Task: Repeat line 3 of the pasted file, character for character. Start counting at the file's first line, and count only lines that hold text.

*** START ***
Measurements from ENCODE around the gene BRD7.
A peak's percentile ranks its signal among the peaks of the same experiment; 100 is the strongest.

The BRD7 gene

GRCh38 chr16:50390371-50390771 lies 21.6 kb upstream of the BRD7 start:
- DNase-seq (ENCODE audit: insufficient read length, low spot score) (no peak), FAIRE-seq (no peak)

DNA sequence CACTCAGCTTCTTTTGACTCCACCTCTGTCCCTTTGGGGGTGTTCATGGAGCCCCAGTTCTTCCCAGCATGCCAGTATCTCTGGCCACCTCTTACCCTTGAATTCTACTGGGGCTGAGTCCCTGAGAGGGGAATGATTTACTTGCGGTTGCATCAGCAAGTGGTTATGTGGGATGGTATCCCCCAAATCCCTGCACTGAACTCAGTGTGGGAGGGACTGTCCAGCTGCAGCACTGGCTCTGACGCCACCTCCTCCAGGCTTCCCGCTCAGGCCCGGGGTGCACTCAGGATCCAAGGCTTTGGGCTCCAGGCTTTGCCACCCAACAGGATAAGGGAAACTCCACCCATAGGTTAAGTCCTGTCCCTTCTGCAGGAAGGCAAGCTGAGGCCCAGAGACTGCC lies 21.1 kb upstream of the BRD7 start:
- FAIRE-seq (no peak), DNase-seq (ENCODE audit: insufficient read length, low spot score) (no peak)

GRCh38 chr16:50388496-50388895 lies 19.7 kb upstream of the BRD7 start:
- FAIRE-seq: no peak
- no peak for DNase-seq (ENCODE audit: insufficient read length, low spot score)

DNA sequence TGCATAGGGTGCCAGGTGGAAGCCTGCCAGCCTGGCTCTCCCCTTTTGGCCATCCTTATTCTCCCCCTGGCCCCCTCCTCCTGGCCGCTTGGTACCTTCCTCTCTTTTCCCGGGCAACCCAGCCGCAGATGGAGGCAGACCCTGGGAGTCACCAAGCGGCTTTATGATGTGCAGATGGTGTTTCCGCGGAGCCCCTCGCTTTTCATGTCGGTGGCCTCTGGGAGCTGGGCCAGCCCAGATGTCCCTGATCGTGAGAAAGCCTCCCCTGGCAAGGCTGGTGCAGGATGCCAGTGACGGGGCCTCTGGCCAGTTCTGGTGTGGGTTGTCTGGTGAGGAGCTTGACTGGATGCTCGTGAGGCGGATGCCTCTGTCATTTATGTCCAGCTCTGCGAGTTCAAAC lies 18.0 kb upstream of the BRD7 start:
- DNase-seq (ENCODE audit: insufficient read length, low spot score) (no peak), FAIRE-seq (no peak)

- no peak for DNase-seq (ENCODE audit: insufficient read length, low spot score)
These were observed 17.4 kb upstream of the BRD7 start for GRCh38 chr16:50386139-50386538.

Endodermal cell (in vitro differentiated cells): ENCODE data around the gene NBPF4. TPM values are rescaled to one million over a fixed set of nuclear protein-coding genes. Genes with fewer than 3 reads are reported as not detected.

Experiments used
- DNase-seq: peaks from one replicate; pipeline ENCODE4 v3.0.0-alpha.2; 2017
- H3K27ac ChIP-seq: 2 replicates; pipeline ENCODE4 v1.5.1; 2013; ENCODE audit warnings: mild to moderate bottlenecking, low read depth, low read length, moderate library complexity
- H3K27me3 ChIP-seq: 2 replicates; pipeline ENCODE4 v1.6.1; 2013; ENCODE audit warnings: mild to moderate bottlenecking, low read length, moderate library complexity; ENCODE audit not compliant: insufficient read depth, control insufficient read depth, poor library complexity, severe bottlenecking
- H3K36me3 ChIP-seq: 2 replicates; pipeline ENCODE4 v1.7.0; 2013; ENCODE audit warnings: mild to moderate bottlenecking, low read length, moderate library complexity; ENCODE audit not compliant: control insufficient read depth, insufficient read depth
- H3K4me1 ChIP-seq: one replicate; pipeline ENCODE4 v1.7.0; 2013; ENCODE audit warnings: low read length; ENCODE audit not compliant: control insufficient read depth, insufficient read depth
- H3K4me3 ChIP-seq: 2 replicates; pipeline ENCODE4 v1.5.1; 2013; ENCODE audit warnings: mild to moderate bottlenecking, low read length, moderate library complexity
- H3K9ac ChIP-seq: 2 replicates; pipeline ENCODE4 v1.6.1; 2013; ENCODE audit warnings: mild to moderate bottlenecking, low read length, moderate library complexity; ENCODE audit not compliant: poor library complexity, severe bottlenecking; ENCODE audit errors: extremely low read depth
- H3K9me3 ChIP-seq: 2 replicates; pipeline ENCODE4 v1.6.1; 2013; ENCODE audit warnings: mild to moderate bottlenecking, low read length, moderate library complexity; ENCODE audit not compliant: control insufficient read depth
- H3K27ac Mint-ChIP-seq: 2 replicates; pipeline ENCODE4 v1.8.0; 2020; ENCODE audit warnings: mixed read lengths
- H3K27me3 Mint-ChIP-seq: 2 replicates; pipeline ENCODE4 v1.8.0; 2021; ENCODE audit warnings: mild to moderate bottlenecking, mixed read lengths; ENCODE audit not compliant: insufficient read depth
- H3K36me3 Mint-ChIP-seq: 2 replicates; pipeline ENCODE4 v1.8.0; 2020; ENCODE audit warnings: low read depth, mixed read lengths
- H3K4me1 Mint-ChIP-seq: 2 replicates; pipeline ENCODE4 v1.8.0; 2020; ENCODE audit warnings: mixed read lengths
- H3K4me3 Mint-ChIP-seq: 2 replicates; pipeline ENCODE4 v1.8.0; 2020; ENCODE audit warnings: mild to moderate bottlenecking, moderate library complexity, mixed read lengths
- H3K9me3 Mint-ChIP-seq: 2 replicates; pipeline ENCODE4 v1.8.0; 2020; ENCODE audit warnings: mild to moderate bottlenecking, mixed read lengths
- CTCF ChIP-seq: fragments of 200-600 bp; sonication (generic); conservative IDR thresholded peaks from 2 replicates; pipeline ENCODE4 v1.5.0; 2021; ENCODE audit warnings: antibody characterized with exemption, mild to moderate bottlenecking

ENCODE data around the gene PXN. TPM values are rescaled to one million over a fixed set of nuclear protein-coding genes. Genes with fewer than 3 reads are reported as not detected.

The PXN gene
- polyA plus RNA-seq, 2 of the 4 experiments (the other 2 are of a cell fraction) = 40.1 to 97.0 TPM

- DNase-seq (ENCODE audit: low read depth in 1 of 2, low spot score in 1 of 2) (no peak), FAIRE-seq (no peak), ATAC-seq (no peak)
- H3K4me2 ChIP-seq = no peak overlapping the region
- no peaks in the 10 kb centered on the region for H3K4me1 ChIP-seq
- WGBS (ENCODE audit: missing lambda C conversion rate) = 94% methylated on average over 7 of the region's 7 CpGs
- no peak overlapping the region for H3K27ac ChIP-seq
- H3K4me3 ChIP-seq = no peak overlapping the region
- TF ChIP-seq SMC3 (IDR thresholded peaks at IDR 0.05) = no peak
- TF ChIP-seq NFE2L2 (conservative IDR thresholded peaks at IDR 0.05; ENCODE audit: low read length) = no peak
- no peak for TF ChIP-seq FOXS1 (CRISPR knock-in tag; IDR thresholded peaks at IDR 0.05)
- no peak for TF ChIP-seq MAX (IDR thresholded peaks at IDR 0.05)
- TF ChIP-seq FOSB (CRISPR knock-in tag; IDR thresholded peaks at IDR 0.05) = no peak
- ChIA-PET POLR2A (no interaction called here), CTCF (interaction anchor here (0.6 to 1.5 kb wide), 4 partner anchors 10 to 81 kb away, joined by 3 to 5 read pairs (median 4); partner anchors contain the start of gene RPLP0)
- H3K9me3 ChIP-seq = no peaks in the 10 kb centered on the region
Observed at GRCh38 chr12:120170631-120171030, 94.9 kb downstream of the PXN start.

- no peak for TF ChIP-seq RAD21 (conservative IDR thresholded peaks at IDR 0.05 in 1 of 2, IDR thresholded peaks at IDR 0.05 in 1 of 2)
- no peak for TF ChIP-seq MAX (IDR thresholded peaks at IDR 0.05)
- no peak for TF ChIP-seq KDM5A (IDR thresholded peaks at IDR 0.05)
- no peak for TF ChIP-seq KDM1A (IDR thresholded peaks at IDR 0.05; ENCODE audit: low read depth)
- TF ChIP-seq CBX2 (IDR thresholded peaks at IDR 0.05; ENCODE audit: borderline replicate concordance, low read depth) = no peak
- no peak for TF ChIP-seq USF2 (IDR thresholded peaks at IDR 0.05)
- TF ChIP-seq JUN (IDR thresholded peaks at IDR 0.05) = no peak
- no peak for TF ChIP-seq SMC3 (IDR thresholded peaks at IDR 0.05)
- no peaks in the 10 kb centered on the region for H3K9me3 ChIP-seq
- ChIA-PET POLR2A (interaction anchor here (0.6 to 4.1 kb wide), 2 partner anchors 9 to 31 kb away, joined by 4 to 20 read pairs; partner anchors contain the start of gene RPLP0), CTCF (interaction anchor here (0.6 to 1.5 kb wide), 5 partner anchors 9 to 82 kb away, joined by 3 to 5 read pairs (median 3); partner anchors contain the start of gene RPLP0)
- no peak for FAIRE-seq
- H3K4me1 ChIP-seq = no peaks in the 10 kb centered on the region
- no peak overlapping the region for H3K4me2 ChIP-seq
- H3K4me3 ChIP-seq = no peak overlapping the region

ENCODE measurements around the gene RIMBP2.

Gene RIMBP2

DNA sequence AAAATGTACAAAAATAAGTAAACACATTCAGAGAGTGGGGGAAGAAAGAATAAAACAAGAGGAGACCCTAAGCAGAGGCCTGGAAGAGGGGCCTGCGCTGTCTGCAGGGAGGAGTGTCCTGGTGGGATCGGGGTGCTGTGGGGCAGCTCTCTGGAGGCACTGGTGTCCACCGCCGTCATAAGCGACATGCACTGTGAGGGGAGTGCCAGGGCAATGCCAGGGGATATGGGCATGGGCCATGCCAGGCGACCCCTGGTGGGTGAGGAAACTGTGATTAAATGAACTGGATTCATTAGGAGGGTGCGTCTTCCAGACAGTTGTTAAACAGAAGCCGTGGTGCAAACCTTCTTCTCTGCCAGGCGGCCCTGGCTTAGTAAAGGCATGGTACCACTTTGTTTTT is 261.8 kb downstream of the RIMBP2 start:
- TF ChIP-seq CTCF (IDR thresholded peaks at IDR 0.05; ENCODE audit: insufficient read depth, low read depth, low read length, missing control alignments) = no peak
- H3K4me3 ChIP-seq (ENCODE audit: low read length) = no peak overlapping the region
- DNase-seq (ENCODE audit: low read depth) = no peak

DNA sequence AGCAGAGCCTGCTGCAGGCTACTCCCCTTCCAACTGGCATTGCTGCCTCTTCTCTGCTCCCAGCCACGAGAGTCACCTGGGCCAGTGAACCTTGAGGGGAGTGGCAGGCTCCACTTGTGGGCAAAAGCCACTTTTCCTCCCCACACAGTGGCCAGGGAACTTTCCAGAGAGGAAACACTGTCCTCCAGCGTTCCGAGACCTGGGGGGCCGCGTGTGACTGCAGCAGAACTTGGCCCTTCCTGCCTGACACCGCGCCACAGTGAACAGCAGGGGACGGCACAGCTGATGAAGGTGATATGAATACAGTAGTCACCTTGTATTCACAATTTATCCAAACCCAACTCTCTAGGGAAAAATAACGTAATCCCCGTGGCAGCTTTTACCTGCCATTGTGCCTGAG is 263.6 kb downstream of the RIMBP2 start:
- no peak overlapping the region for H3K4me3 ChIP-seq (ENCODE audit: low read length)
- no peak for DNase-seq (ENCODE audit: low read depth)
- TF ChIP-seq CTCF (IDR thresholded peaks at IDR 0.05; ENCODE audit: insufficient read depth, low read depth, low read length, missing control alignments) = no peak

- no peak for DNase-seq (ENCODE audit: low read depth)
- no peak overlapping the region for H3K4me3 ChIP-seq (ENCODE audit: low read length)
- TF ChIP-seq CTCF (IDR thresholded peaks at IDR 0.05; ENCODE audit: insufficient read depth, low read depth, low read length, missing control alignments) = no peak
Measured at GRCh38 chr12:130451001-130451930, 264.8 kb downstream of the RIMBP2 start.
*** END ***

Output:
The BRD7 gene